STEM brings construction now, opportunities later Jessie Spangler Staff Writer

Since October, students have seen emails and heard about the School of Technology, Education and Computer Science, also know as the STEM program, launching at Drake. Although the announcement came three months ago, the process to clear space for the buildings began this past month. The project interconnects Olin, Fitch, Harvey Ingham and Cline

halls to the two new additions. The final financing plans have yet to be approved, although student tuition is not expected to rise as a result. “This construction project will support new and existing programs. It brings the School of Education to the center of campus and provides dynamic new classroom and lab spaces,” said Venessa Macro, the Chief Administration Officer here at Drake. In an open house on the construction project on Jan. 28, Brian Michael, the director of the STEM building, explained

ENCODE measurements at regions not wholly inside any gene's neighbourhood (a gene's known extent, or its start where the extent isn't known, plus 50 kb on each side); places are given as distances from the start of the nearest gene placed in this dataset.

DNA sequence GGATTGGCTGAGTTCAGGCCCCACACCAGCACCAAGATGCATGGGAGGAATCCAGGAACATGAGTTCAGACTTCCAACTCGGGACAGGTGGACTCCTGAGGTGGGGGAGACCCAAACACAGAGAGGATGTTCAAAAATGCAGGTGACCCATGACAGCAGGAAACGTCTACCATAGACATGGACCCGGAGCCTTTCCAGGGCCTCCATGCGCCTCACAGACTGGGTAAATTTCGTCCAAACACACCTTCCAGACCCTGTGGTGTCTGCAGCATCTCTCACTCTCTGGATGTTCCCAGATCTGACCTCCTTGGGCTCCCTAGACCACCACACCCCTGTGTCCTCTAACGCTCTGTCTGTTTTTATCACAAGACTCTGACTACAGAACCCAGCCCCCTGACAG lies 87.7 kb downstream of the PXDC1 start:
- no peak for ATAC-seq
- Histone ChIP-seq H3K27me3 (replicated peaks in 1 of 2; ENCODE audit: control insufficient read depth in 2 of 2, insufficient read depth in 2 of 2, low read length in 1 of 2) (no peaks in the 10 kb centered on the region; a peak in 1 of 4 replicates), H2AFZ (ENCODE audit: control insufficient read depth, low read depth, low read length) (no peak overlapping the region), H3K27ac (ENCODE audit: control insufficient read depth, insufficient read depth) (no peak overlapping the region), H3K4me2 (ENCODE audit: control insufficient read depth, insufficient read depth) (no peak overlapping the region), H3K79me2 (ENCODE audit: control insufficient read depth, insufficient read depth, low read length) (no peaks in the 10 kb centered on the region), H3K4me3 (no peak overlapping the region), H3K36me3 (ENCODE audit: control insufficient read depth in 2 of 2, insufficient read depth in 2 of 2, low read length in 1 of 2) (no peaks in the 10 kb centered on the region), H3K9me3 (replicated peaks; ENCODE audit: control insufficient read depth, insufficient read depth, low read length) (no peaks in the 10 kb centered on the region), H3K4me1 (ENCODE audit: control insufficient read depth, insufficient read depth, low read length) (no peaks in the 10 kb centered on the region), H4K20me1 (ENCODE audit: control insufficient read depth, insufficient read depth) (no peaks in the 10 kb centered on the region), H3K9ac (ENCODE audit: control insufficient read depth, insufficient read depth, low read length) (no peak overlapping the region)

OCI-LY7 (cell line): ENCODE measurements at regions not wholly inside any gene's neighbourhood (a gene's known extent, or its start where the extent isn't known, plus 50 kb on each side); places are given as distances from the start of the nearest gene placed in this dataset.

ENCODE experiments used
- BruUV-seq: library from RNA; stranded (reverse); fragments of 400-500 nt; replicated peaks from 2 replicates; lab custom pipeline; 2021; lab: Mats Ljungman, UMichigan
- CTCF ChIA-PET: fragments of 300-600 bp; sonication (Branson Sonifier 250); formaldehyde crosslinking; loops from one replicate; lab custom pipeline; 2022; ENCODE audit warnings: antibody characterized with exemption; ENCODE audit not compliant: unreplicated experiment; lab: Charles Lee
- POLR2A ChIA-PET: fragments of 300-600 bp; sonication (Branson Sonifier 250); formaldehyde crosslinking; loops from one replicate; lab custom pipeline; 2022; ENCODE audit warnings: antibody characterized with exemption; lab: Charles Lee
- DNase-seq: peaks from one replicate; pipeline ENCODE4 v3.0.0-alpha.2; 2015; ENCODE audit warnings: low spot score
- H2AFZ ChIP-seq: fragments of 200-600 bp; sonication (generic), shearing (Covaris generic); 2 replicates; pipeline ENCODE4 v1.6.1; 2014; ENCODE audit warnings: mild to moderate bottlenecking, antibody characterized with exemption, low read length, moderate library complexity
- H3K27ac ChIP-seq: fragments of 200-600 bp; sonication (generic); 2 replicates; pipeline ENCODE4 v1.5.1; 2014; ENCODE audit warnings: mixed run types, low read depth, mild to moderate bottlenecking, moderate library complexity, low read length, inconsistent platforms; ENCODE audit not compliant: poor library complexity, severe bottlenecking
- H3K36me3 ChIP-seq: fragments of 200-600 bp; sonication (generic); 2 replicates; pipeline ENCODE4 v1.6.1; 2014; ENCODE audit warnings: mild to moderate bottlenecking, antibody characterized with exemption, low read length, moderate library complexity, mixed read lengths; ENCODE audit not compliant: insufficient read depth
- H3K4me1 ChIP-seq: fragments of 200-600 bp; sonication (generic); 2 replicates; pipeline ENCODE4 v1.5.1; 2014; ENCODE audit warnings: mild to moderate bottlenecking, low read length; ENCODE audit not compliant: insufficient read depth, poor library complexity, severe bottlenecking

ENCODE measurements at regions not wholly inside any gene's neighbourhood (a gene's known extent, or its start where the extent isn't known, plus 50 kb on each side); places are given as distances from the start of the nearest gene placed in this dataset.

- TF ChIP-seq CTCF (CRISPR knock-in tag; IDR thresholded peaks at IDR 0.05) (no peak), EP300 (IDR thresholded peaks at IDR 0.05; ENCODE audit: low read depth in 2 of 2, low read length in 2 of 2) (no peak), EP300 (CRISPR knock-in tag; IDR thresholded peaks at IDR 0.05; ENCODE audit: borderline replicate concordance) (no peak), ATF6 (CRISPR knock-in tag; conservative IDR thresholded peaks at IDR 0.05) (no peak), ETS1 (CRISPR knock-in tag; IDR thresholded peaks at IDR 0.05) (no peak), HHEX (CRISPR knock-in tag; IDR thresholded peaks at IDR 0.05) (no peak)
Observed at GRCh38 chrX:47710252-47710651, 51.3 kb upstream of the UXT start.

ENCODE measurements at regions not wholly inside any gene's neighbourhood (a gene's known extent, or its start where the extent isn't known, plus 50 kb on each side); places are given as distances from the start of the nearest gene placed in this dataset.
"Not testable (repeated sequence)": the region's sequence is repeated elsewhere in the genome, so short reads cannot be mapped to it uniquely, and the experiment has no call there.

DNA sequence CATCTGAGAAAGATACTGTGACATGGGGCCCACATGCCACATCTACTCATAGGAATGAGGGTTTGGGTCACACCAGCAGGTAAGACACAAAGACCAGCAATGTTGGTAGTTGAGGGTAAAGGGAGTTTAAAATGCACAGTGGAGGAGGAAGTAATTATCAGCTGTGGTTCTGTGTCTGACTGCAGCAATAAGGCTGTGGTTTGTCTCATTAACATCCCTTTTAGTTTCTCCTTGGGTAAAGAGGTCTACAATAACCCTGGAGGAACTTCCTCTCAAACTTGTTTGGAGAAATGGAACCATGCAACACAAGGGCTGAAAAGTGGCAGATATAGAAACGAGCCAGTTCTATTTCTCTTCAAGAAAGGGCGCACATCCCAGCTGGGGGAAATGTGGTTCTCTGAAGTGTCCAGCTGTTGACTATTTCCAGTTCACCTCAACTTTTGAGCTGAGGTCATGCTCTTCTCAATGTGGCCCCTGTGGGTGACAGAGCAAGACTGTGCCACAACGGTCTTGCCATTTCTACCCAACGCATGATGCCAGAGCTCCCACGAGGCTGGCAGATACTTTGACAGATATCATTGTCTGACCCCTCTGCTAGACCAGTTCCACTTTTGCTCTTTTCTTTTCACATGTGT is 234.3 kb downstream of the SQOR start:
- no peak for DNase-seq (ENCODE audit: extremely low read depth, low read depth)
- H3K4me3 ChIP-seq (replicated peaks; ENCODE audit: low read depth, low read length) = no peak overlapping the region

to an audience its past and current progress and what is to come. Preparation for the site is expected to start in either March or April, depending on the weather. Michael explained that this May will be the “loudest month” during construction, and that 27th Street and a Forest Avenue parking lane will be shut down to vehicles and people once building starts. One lane will be open due to fire safety reasons. “Over the course of the next 18 months, there will be robust construction activity on campus,” Macro said. “Because

CONSTRUCTION began for the STEM project, which is projected to last for 18 months. The project will bring the education building to campus and add many new majors in coming years. PHOTO BY PRANEETH RAJSINGH | PHOTO EDITOR